If you find it hard to avoid work interrupting your vacation, you’re not alone. A recent TripAdvisor survey found that 77% of U.S. respondents have worked on vacation during the past year. Indeed, on our vacations 91% of us check email (and 85% respond to it), 45% check voicemail (and 40% respond to it), and 42% create and/or edit documents.
Since one of the biggest perpetual challenges in my life is how to get my work accomplished when I’m traveling with my family, I thought I’d share a few of the strategies I’ve come up with for balancing precious vacation bonding time with email and deadlines:
1. Check email at times when your travel companions aren’t available anyway.
Some vacationers check email daily but only at a certain time of day and for a certain amount of time—and they manage to stick to it. Others choose to vacation in spots where there is no Internet and thus they are forced to unplug. Neither of those options work for me, so I check email several times a day, but at junctures when my loved ones are otherwise engaged—e.g., when the kids are asleep or taking sports lessons, or when we’re in the car listening to books on tape.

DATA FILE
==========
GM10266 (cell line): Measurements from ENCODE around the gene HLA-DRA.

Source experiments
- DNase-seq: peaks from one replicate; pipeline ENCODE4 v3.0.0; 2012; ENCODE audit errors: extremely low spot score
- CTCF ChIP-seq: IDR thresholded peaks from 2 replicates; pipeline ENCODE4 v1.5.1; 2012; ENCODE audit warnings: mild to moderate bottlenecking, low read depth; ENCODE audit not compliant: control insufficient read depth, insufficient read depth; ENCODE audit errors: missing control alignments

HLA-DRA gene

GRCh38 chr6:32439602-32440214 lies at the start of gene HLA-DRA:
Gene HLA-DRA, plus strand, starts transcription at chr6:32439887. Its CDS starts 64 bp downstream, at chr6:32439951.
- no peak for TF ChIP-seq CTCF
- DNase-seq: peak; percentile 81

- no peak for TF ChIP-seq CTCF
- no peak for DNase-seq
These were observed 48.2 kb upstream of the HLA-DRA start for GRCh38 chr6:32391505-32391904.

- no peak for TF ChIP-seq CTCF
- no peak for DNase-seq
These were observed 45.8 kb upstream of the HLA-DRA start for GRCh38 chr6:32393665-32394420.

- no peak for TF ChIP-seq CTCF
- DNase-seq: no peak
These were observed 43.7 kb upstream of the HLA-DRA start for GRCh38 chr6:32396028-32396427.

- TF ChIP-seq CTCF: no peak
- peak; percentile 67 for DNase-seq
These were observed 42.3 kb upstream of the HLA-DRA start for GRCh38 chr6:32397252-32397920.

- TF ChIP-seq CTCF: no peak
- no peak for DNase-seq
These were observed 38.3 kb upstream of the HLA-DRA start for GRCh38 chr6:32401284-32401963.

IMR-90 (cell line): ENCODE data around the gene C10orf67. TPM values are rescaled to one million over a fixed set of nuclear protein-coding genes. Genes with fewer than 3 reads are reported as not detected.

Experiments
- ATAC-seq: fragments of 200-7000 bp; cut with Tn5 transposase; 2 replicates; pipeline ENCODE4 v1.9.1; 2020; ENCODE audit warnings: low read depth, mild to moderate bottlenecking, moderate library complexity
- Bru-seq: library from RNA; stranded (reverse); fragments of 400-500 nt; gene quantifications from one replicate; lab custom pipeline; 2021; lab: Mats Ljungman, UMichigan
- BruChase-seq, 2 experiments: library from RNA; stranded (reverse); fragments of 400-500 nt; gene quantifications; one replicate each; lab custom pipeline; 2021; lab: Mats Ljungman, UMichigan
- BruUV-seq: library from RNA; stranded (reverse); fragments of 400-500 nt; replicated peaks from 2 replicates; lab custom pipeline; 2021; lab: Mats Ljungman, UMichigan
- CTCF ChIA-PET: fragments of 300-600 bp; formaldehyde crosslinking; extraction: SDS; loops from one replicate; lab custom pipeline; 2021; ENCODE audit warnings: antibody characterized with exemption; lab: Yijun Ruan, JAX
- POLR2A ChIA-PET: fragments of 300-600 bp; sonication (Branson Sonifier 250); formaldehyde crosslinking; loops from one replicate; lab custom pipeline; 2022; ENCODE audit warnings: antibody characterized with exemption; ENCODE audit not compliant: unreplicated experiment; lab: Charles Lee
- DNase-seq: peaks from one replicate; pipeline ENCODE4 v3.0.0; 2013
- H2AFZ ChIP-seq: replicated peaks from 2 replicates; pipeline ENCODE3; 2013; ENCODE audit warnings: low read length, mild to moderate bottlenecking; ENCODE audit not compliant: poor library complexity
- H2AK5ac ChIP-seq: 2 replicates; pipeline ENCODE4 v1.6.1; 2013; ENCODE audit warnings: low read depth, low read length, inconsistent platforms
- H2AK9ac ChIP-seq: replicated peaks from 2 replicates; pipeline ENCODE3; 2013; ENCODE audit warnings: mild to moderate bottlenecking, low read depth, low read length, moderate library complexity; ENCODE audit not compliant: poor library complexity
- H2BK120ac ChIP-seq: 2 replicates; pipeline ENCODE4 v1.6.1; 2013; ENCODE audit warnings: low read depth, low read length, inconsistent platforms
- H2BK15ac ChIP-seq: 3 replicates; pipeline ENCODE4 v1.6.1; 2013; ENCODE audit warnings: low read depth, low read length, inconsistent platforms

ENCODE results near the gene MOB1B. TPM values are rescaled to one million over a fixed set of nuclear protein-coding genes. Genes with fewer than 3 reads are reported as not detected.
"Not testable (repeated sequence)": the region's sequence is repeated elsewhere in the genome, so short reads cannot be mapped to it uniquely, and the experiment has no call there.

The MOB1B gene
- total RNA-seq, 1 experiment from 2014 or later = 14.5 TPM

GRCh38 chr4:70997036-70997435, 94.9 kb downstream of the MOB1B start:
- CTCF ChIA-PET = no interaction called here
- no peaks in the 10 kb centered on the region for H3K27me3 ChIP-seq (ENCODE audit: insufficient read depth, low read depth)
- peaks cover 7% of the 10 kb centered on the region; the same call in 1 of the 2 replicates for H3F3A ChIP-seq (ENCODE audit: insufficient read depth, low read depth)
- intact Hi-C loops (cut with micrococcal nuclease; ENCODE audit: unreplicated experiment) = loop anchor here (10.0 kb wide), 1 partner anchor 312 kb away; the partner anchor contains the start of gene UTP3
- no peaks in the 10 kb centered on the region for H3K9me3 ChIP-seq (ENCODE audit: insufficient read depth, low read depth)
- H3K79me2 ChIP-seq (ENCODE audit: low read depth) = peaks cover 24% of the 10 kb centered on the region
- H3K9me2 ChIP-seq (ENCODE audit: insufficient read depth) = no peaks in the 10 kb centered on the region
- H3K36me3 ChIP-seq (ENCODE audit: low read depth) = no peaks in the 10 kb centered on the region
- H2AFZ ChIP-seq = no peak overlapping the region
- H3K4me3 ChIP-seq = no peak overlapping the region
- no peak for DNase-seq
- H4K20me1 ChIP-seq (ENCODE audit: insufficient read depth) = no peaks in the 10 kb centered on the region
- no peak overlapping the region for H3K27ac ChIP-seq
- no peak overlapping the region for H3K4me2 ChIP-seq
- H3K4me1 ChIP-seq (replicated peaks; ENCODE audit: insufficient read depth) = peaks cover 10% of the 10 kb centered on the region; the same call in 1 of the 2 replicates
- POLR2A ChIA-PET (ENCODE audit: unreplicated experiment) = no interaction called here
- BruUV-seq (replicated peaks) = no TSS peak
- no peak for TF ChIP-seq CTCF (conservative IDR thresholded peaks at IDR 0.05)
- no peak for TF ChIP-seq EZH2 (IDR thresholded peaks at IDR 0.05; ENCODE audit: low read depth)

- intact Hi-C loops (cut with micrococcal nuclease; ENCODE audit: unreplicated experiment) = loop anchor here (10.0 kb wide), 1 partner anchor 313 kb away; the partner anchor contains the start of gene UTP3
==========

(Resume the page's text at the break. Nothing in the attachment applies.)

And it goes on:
2. Choose accommodations where work will cut into your vacation enjoyment as little as possible.
If you need Wi-Fi to do your job, for instance, don’t choose a place where Wi-Fi will be costly, slow, or problematic. I just got back from a family vacation in Mexico at Rosewood Mayakoba, which I chose specifically because I knew that it has free, fast Wi-Fi on the beach and at the pool, as well as these other amenities that turn a “workation” from frustrating to enjoyable. Parents, if you know you’ll need to work, consider a resort with a complimentary kids’ club; here’s a list of 16 from our friends at Family Vacation Critic.
3. Consider a time zone where co-workers won’t be trying to reach you during daytime hours.
In parts of the world where daylight coincides with when your office is closed, you needn’t worry about email disrupting your day. If you live on the East Coast and you’re vacationing in Europe, for instance, you get a break till 3 p.m. (9 a.m. Eastern Time). Frequent traveler Gary Leff of View From The Wing likes Asia because of the 12-hour time difference: He can answer the day’s emails before breakfast and then go undisturbed by email for the rest of the day because everyone at home is sleeping.
4. Set a strategic out-of-office email message.
State that you’re returning a day later than you actually are, thus giving yourself a full day post-vacation to respond to the pileup of your most critical messages.
5. Plan a trip highlight—and at least one activity with each loved one each day.
On my Mexico “vacation” I had to work a lot, but I did tell the kids each morning at what time I would be available and planned an activity with each—say, a bike ride or a swim—so that there was a set event each day for them to look forward to. I also planned a highlight for the family: Swimming and snorkeling with whale sharks (yes, the world’s biggest fish) in the wild. My hope was that when the kids remember the trip, it will be that adventure (and not the hours mom spent on her laptop) that they recall most vividly. So far it’s worked.